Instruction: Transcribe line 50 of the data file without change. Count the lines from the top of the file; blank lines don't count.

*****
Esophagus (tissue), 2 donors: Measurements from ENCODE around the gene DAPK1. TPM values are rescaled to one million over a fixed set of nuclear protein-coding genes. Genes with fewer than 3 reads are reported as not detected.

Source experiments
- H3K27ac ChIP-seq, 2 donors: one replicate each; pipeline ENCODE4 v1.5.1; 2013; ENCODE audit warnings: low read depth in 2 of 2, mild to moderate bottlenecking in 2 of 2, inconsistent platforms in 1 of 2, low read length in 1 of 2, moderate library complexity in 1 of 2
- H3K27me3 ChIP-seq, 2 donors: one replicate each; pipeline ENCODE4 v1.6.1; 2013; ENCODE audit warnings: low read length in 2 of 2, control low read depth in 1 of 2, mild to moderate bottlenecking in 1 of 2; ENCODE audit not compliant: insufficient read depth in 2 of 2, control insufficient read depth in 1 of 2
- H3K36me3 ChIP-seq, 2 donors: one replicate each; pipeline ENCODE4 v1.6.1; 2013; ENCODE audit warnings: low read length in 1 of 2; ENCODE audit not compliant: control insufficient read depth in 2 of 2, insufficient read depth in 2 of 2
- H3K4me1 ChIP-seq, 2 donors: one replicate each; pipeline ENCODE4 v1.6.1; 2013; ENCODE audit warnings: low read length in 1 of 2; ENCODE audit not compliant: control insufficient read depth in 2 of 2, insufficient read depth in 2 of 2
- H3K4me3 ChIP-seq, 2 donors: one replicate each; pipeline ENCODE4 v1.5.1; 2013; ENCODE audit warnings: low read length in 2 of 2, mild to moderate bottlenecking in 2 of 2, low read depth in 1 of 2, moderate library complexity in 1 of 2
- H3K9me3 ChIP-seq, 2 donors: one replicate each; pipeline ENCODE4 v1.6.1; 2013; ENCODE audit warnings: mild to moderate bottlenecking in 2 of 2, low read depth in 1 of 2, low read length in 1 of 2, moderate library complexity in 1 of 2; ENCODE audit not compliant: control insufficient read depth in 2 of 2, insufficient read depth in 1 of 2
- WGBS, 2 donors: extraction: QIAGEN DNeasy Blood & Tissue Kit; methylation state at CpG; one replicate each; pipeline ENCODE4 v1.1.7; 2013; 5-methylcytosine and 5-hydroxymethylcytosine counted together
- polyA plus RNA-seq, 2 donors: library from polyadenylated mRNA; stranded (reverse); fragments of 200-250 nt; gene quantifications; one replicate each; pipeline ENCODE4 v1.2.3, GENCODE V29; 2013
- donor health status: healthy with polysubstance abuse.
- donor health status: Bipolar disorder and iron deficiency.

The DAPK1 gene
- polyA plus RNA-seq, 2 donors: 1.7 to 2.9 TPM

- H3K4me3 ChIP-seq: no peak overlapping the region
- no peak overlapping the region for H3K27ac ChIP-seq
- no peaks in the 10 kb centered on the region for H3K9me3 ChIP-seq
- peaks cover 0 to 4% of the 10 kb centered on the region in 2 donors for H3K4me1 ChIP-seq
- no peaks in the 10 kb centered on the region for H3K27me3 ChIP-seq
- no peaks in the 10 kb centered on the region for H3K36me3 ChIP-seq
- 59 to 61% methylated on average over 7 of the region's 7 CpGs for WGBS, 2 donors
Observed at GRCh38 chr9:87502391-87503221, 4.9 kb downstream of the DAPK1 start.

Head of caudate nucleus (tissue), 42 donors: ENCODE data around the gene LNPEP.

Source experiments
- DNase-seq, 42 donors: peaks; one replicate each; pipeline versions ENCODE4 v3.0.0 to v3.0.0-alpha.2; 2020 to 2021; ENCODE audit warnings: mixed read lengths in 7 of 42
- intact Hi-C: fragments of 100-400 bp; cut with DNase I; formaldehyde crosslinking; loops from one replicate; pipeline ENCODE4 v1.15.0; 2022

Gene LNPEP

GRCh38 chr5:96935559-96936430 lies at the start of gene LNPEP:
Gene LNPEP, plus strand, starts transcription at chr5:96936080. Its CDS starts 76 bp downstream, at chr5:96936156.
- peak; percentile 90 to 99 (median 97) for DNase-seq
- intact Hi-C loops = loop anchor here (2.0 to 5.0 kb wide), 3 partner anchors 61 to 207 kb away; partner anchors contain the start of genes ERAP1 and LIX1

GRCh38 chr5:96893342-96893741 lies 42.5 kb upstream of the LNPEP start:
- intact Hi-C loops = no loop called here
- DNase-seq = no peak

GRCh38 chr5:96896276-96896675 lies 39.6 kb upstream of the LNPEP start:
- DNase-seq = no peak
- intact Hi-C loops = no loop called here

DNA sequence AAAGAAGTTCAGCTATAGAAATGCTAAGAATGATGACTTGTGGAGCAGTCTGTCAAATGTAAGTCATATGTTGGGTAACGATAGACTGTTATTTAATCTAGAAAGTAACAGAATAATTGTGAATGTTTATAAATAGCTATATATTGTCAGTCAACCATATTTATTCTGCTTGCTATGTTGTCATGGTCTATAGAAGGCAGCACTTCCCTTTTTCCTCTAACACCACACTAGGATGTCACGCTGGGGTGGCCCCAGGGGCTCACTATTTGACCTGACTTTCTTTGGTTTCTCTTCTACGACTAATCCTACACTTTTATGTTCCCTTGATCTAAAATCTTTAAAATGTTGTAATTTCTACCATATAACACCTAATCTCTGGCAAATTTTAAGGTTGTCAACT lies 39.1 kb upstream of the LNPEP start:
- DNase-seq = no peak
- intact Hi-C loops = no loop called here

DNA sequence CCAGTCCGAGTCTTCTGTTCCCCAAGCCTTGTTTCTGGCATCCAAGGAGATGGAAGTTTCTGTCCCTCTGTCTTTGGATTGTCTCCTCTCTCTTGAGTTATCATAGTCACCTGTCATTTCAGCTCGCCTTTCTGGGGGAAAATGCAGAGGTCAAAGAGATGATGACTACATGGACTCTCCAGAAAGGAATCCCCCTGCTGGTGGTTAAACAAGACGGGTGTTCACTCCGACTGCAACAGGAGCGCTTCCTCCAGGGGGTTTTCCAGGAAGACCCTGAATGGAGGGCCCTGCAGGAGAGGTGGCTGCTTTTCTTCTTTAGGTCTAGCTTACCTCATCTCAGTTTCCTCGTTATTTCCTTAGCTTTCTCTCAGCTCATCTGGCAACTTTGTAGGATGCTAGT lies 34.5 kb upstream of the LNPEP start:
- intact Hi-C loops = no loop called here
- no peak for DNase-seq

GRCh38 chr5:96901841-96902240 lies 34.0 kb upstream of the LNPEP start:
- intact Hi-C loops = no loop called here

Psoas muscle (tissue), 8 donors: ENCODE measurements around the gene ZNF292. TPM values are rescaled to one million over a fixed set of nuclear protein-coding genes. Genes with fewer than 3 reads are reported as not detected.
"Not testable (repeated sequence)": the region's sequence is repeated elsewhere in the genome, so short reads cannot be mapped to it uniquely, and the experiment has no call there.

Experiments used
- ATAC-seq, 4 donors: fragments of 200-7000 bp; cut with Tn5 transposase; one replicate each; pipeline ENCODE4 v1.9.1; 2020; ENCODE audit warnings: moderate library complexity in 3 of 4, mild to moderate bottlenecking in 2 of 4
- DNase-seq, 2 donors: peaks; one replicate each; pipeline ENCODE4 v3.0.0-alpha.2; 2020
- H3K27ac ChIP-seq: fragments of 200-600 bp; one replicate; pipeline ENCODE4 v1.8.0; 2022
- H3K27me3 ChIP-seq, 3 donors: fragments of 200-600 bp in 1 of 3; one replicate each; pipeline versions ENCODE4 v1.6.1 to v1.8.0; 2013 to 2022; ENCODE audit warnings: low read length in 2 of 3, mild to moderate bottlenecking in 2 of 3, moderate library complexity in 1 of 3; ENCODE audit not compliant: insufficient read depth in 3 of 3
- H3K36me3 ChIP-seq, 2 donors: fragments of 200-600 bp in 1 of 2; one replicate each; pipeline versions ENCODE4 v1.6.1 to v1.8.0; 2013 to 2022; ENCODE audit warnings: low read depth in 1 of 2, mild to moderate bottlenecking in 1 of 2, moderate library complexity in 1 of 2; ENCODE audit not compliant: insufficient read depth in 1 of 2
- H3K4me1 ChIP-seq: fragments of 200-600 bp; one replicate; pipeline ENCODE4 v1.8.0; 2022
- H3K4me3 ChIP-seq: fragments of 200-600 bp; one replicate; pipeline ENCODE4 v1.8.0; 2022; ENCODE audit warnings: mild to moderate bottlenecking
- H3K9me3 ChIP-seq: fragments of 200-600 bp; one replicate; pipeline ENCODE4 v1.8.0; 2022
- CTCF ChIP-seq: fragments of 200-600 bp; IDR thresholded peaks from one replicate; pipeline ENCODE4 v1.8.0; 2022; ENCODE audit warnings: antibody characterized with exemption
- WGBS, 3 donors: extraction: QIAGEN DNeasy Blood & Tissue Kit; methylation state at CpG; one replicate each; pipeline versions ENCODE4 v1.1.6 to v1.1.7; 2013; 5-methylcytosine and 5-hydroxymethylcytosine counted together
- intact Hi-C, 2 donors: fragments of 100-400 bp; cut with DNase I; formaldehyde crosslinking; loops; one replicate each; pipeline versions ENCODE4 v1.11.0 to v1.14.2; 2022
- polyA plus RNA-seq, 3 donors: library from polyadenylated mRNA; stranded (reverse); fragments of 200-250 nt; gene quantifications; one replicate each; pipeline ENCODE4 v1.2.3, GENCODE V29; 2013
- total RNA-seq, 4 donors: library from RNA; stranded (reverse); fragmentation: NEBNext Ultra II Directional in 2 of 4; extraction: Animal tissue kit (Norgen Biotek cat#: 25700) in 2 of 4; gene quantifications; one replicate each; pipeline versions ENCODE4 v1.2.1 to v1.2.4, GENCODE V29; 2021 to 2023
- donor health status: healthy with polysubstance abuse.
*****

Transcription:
- DNase-seq, 2 donors: peaks; one replicate each; pipeline ENCODE4 v3.0.0-alpha.2; 2020